Dinos set sights on home playoff date with one game to go

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Sometimes football games are like marathons-- you bide your time and proceed cautiously before turning on the jets at the end. The University of Calgary Dinos did just that en route to a 25-18 win over last year's Vanier Cup champions the University of Manitoba Bisons last Saturday.

The victory secures Calgary a playoff berth for the second straight season.

The win wasn't an easy one, however, as late October weather often provides unwanted conditions like strong prairie winds.

"The wind affected the game," remarked Calgary head coach Blake Nill. "When you have a windy game there is strategy that goes into play. . . I thought we handled that well."

"You almost 100 per cent are going to be dealing with wind in Manitoba," said Bisons head coach Brian Dobie. "The kicking game was affected by the wind for sure. The wind can be a deterrent as the ball can take off on you. Both punters struggled as the wind really affected the kicks."

Nill had a different opinion as he felt that Dinos kicker Aaron Ifield did a great job with his kicks.

"I thought we outperformed Manitoba in that aspect of the game," he said.

The win is the third straight for the Dinos as they improve their record to 5-2 and sit tied for first place in Canada West with the University of Saskatchewan Huskies and the Simon Fraser University Clan. If Calgary wins next week, they will play their first playoff game at home, if Saskatchewan loses Calgary will claim first place and have home field advantage throughout the Canada West playoffs.

Calgary jumped out to an early 4-0 lead against the Bisons on Saturday when Ifield punted the ball through the endzone for a single point then followed that up with a 40-yard field goal.

The offence was unable to score a touchdown in the first half, but Calgary's defence came to play early as they held Manitoba off the scoreboard until early in the second quarter. With two minutes remaining in the quarter, Bisons quarterback John Makie connected with Mike Mizerki for a 16-yard touchdown. The Bisons added a late field goal to give them a 12-7 lead at half time.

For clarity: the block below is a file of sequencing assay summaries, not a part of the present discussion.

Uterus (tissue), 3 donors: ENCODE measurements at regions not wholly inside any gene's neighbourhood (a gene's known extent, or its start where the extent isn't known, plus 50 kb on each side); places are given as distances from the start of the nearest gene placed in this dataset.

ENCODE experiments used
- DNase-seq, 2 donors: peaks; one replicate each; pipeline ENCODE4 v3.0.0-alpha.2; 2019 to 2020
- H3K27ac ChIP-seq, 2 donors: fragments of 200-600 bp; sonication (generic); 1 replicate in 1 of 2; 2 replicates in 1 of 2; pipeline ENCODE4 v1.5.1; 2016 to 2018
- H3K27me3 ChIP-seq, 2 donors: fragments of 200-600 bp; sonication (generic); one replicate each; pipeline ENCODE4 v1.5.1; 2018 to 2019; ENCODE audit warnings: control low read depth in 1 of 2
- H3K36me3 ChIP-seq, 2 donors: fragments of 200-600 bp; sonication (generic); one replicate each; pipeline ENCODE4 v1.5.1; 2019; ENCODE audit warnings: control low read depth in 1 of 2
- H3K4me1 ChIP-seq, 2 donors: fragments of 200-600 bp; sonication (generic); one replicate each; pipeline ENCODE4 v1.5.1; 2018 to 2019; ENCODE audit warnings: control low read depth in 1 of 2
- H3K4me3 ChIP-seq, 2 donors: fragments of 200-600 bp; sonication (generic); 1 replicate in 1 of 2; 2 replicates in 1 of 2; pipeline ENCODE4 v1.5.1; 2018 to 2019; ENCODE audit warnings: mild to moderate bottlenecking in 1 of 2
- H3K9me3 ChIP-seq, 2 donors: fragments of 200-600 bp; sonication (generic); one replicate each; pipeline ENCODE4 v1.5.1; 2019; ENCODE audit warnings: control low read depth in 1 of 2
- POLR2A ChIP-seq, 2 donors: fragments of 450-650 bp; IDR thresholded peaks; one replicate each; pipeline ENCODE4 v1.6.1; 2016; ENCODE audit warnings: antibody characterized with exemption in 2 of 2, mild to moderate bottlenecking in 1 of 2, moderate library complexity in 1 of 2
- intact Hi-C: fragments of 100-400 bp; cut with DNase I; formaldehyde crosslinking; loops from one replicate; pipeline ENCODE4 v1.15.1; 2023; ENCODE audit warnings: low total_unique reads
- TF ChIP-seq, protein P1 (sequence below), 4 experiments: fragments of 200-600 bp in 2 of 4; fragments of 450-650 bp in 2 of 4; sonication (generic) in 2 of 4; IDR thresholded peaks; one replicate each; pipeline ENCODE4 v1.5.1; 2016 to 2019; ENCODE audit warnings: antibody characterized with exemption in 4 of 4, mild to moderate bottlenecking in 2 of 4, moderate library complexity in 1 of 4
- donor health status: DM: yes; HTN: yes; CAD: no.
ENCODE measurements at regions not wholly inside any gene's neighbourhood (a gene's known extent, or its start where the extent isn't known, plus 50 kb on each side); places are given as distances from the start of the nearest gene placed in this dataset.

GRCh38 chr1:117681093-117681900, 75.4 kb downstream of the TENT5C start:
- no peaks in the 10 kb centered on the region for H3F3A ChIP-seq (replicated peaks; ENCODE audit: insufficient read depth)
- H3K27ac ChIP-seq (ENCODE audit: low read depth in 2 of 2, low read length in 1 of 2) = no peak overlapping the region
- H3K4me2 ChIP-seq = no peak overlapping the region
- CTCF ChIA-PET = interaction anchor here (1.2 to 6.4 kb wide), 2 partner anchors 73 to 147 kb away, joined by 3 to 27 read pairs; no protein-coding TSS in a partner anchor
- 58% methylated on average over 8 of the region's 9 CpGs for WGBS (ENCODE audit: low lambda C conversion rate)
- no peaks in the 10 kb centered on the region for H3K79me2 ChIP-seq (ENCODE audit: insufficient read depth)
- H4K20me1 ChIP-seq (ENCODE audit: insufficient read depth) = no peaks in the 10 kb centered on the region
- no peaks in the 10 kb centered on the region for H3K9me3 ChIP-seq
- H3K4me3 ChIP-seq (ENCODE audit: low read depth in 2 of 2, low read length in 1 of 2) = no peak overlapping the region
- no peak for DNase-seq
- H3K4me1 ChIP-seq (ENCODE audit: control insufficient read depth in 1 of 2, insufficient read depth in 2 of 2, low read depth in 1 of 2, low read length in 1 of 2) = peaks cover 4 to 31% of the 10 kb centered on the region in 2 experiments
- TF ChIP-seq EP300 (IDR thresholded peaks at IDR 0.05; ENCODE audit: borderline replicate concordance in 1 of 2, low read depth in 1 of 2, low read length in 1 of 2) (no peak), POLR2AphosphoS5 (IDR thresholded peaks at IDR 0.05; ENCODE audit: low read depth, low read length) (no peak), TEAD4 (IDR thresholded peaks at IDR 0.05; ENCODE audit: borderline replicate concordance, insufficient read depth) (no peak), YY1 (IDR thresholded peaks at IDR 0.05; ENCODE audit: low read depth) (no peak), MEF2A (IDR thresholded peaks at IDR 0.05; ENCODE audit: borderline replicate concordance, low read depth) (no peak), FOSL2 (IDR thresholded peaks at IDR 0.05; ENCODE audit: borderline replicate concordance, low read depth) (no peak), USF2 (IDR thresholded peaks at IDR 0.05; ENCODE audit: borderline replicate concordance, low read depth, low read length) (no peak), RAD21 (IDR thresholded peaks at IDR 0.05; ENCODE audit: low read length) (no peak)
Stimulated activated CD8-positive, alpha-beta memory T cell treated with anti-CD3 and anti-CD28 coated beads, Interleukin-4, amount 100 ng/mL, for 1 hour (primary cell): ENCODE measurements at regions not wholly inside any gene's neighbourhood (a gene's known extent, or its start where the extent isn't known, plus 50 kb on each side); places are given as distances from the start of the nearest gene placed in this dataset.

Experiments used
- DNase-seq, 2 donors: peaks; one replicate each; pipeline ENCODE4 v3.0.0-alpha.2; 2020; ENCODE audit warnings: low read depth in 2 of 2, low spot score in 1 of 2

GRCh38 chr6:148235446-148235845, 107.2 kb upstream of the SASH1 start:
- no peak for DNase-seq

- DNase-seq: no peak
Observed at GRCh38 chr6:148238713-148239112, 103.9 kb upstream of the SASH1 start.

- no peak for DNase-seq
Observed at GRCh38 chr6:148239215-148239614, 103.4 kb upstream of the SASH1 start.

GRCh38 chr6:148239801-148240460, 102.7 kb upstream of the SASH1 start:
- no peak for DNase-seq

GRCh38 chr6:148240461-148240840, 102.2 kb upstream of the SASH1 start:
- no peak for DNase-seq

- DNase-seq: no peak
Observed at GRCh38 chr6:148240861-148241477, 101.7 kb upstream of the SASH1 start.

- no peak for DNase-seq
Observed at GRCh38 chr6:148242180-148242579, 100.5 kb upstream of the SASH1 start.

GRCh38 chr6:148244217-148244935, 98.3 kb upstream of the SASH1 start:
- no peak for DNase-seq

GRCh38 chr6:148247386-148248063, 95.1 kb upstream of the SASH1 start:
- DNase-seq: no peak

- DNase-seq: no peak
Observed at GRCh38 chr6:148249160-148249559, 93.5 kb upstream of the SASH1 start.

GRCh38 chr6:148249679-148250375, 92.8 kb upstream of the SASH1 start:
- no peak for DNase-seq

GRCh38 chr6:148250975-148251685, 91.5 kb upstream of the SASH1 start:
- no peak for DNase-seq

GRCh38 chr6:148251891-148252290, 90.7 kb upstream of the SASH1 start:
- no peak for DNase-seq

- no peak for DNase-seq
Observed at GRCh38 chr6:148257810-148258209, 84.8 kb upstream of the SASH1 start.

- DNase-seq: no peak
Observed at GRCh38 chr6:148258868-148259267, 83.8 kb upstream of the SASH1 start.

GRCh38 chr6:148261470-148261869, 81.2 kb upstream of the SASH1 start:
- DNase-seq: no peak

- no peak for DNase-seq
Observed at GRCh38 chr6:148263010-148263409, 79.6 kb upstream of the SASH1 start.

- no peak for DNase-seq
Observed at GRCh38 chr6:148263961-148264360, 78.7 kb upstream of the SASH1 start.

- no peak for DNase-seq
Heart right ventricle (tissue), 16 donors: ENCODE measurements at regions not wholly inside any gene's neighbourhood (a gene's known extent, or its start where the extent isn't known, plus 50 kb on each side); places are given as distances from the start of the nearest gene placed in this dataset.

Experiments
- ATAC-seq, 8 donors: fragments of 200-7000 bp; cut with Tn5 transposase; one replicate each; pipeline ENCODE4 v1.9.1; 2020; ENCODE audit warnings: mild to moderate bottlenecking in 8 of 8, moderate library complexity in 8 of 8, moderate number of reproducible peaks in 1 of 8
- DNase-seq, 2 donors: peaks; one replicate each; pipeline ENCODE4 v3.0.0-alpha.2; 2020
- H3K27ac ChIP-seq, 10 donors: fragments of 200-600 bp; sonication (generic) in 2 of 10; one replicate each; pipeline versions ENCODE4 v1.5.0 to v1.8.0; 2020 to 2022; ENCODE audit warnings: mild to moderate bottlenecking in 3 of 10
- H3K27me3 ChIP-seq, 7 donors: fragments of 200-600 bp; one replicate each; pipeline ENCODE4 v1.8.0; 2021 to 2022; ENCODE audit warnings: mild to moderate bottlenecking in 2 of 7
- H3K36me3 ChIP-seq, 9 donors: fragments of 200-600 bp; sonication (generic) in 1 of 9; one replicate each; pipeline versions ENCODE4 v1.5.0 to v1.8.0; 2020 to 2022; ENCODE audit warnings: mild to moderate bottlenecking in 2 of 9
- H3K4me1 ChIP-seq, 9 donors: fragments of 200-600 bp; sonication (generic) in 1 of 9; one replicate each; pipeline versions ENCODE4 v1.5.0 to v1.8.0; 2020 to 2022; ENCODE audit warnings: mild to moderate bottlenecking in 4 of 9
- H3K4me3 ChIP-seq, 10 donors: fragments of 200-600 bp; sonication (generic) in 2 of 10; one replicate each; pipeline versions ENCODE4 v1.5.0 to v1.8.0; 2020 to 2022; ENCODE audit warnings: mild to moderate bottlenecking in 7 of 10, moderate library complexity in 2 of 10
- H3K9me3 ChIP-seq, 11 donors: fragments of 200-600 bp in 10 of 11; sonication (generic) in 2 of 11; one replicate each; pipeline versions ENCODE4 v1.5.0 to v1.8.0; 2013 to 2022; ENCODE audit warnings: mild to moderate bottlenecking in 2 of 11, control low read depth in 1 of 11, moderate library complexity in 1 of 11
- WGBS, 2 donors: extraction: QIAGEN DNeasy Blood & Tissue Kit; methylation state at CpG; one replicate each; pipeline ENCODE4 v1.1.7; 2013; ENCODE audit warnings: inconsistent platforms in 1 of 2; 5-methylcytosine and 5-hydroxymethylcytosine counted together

In the third quarter, there were several lead changes early as the teams continued to put up points. Dinos runningback Matt Walter took a handoff and sprinted 31 yards for a touchdown, giving Calgary a 14-12 lead. Manitoba responded to Walter's touchdown by adding two field goals to take an 18-14 lead into the final quarter.

Calgary owned the fourth quarter as they scored 11 unanswered points to regain the lead and hold it until the final whistle was blown. Five minutes into the quarter, Calgary quarterback Deke Junior threw a four-yard touchdown pass to K.C. Prince. With Ifield's convert the Dinos were up 21-18. The drive almost stalled as the Dinos were forced into a third and five to go situation. The Dinos surprised the Bisons as they performed a direct snap to Taylor Altilio who rushed for 11 yards and the first down. The rush sustained the drive and eventually led to the touchdown.

Calgary added another single point and a field goal to mirror the first quarter efforts and walked off the field with the win.

Both defences played hard-nosed, solid football as only three touchdowns were scored. Calgary's defence was able to hold Manitoba to only one touchdown on the day.

"[Calgary's] defence is very good," said Dobie. "They have excellent personnel and their style of play is very aggressive. They cause problems within your blocking schemes as they give you many different looks on defence. They have a good offence, but their defence is really the strength of their team and it's showing up every game for them."

Walter had a tremendous day as he rushed for 147 yards and a touchdown. The yards move Walter into first place in Canada West rushing yards with 829 on the season.

Junior is also having an impressive season as he is the third-ranked quarterback in passing yards in Canada West behind Laurence Nixon and Teale Orban of Saskatchewan and Regina respectively.

Nill said the individual success of his players is the product of a team effort.

"The offence is getting better every day," said Nill. "At practice yesterday, out of the 12 first squad offensive players, 10 were first years-- they are just little kids-- and they are beginning to click now and I am not surprise that they are coming into their own. We are getting better every day."